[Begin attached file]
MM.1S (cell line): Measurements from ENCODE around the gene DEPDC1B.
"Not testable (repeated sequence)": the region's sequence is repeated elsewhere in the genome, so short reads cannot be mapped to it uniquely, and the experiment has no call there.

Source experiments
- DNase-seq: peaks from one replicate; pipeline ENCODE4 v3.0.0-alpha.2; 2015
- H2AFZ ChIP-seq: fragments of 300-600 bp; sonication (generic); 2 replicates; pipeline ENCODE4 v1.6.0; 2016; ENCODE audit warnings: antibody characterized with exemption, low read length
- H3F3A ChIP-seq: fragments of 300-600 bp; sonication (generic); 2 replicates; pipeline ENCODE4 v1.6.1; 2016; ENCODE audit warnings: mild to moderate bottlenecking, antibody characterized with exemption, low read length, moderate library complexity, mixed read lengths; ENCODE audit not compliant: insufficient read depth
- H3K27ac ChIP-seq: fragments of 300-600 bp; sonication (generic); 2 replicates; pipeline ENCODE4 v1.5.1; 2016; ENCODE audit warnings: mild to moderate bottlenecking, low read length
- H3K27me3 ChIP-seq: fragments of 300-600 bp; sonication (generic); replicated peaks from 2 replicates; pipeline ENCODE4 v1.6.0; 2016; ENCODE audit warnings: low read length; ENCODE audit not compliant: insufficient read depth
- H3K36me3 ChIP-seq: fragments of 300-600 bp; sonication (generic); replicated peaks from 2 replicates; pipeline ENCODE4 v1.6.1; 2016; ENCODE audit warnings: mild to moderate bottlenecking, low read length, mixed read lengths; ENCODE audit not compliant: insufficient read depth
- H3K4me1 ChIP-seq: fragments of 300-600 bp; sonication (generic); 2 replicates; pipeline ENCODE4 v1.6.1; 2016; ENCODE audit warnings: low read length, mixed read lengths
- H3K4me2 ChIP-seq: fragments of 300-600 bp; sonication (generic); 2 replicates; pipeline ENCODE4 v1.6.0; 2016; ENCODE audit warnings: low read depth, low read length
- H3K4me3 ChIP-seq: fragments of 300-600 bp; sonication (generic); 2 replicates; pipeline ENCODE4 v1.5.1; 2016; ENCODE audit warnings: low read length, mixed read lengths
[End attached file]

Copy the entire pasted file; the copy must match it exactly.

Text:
MM.1S (cell line): Measurements from ENCODE around the gene DEPDC1B.
"Not testable (repeated sequence)": the region's sequence is repeated elsewhere in the genome, so short reads cannot be mapped to it uniquely, and the experiment has no call there.

Source experiments
- DNase-seq: peaks from one replicate; pipeline ENCODE4 v3.0.0-alpha.2; 2015
- H2AFZ ChIP-seq: fragments of 300-600 bp; sonication (generic); 2 replicates; pipeline ENCODE4 v1.6.0; 2016; ENCODE audit warnings: antibody characterized with exemption, low read length
- H3F3A ChIP-seq: fragments of 300-600 bp; sonication (generic); 2 replicates; pipeline ENCODE4 v1.6.1; 2016; ENCODE audit warnings: mild to moderate bottlenecking, antibody characterized with exemption, low read length, moderate library complexity, mixed read lengths; ENCODE audit not compliant: insufficient read depth
- H3K27ac ChIP-seq: fragments of 300-600 bp; sonication (generic); 2 replicates; pipeline ENCODE4 v1.5.1; 2016; ENCODE audit warnings: mild to moderate bottlenecking, low read length
- H3K27me3 ChIP-seq: fragments of 300-600 bp; sonication (generic); replicated peaks from 2 replicates; pipeline ENCODE4 v1.6.0; 2016; ENCODE audit warnings: low read length; ENCODE audit not compliant: insufficient read depth
- H3K36me3 ChIP-seq: fragments of 300-600 bp; sonication (generic); replicated peaks from 2 replicates; pipeline ENCODE4 v1.6.1; 2016; ENCODE audit warnings: mild to moderate bottlenecking, low read length, mixed read lengths; ENCODE audit not compliant: insufficient read depth
- H3K4me1 ChIP-seq: fragments of 300-600 bp; sonication (generic); 2 replicates; pipeline ENCODE4 v1.6.1; 2016; ENCODE audit warnings: low read length, mixed read lengths
- H3K4me2 ChIP-seq: fragments of 300-600 bp; sonication (generic); 2 replicates; pipeline ENCODE4 v1.6.0; 2016; ENCODE audit warnings: low read depth, low read length
- H3K4me3 ChIP-seq: fragments of 300-600 bp; sonication (generic); 2 replicates; pipeline ENCODE4 v1.5.1; 2016; ENCODE audit warnings: low read length, mixed read lengths